Exotic-sounding high-tech firms may have the glamour that comes from swift growth, but familiar energy companies, banks and utilities remain California's true giants when it comes to annual sales.
A look at the companies that led the state in sales last year shows that, for some at least, older means bigger. And richer. The Times Sales 100 is dominated by aging firms that have had decades to build up their businesses. Moreover, these companies provide familiar products and services, in contrast with their more sprightly counterparts whose survival depends on new products and emerging markets.
"You're dealing with oil companies and banks in California that in some cases have been around for 75 or 100 years," observed Michael Penzer, an economist with BankAmerica Corp.--which finished fifth on the list.
Some are even older. Chevron, which was founded in 1879, placed first in The Times 100 ranking of sales by publicly held companies ased in California. Chevron racked up 1987 sales of $26 billion. Atlantic Richfield, which finished third, was born in 1870. Unocal, which ranked sixth on the list, is descended from Union Oil Corp., founded in 1890. By contrast, Occidental Petroleum, which finished second, was a relative newcomer: It started up in 1920.
Elderly oil companies weren't the only sort of firms at the top of the list. Such well-known names as Lockheed, the aerospace firm; Pacific Telesis, the telecommunications company; Hewlett-Packard, a pioneer electronics firm; Security Pacific National Bank, and Pacific Gas & Electric all ranked among the state's sales leaders.
Mansoor Zakaria, a San Francisco consultant who provided statistics for The Times 100, said that, in energy and other areas, many of the huge firms last year reaped the benefits of corporate restructuring efforts undertaken in the mid-1980s. "In American industry, and certainly in California industry, the big firms have done quite well over the last year," he added.
While it comes as no surprise that established companies monopolized the sales statistics, the extent of their dominance is striking nonetheless: Of the $367 billion in revenues attained last year by the 989 public companies studied, the 100 sales leaders accounted for more than $309 billion, or 84%, according to the analysis by Zakaria's firm, MZ Group.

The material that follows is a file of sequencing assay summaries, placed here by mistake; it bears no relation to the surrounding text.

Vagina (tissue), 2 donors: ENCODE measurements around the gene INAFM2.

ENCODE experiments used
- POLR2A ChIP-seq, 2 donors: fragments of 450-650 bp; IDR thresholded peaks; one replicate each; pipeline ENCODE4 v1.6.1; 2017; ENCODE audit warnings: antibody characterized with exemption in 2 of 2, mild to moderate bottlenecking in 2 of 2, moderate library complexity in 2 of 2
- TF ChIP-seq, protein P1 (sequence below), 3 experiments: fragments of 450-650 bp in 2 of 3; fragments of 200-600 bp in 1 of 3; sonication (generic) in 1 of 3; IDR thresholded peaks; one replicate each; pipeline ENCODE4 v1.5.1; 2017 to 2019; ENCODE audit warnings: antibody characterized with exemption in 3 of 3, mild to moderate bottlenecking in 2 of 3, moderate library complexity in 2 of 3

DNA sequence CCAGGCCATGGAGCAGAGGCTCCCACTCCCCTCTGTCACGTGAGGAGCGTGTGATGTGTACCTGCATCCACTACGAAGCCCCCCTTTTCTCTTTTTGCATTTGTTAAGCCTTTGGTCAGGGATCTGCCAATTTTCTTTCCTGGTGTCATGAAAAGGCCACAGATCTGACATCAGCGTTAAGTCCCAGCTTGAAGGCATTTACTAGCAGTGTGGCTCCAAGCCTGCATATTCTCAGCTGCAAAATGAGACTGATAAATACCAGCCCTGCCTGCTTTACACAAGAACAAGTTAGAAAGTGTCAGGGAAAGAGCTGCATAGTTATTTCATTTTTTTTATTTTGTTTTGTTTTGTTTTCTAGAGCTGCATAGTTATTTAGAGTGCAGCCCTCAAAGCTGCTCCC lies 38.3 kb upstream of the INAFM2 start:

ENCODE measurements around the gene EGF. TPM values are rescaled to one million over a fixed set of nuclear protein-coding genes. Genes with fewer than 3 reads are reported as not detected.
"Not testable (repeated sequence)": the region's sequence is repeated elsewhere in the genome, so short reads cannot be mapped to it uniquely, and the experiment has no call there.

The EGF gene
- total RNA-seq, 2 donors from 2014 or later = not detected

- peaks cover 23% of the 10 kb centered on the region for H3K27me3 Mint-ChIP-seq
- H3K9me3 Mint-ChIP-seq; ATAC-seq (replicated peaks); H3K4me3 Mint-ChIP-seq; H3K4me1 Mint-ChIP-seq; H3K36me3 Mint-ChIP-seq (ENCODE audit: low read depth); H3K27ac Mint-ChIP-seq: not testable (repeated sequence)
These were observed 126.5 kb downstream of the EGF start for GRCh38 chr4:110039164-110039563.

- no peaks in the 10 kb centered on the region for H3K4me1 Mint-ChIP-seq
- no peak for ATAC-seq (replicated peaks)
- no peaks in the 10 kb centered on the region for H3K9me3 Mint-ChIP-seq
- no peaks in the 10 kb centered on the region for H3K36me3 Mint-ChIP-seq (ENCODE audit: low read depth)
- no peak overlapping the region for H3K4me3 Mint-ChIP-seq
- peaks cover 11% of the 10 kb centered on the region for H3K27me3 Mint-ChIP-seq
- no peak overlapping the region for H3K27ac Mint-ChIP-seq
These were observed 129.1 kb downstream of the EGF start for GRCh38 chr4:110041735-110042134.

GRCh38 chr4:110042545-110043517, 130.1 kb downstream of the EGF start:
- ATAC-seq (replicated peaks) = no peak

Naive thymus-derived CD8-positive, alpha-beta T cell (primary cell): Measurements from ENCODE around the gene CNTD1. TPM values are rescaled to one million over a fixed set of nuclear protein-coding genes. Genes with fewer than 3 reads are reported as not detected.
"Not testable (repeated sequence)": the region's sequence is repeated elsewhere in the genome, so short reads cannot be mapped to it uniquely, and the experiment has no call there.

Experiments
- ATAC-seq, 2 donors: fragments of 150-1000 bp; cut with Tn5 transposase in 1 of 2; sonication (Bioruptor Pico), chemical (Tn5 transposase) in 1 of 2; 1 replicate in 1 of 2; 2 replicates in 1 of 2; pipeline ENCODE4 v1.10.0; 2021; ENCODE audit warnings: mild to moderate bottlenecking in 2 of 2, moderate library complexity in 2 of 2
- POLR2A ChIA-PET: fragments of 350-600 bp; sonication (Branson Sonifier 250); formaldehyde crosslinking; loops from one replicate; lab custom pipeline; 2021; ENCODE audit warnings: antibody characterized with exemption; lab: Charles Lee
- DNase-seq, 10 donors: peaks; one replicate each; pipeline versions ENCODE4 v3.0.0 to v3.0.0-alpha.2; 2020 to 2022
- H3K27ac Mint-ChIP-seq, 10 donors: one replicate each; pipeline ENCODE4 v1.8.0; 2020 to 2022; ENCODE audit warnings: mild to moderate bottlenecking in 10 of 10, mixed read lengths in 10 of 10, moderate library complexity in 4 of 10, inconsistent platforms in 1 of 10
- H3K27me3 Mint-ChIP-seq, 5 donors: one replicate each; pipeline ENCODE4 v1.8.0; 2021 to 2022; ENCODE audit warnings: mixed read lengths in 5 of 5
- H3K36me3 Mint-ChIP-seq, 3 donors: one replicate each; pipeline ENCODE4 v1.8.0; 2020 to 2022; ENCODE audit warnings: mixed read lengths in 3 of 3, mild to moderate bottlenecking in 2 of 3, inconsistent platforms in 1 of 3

Indeed, companies with the fastest sales growth were not very likely to register vast amounts of sales. Similarly, the leaders in sales weren't likely to be fast growing. Only 24 firms managed to place in the top 100 in each category. Moreover, some of the bigger firms only achieved their fast growth by purchasing outside companies.
Consider the area of financial services, which had 21 companies on The Times 100 list of companies with the greatest revenues. Only two such companies--Security Pacific and Great American First Savings Bank--also ranked among the 100 fastest-growing firms.
Both relied on acquisitions to boost their revenue. Security Pacific's growth was boosted by its addition early last year of Seattle-based Rainier Bancorp. for $1.1 billion. Similarly, Great American First Savings Bank enjoyed fast growth last year with the help of previous acquisitions, which included Home Federal Savings & Loan of Tucson and Los Angeles Federal Savings Bank.
According to analysts interviewed, such outside purchases arise from a reality facing the banks and other companies in older industries: It is harder to achieve growth in a field in which many companies offer a similar product or service. As a result, Zakaria said, "the growth strategy for big companies is acquire, acquire--and acquire."
BankAmerica's Penzer put it this way: "There's really not much growth for the (banking) industry as a whole, other than growth with the population."
There may be limited growth, but the financial industry is already enormous. According to The Times' analysis, financial services--comprising banks, thrifts, insurance companies and investment firms--had the highest revenues of any sector, with more than $75 billion. (Bank revenues were computed by adding interest income and fees.) Energy was second in the state, with total sales last year of $70 billion.
High tech was far down the list, with $37 billion to more than $45 billion in sales, depending on which industries are counted in the category.
By a broad measure, which takes in makers of computers, electronics, biotechnology products and pharmaceuticals, high tech represents just 15 of the 100 sales leaders. By contrast, 46 such firms appear on the growth list. The relationship between youth and growth is vivid. The growth ranking, which was led by Seagate Technology, also included such high-tech and electronics firms as Magnetek, Micropolis, Rexon and Genentech near the top.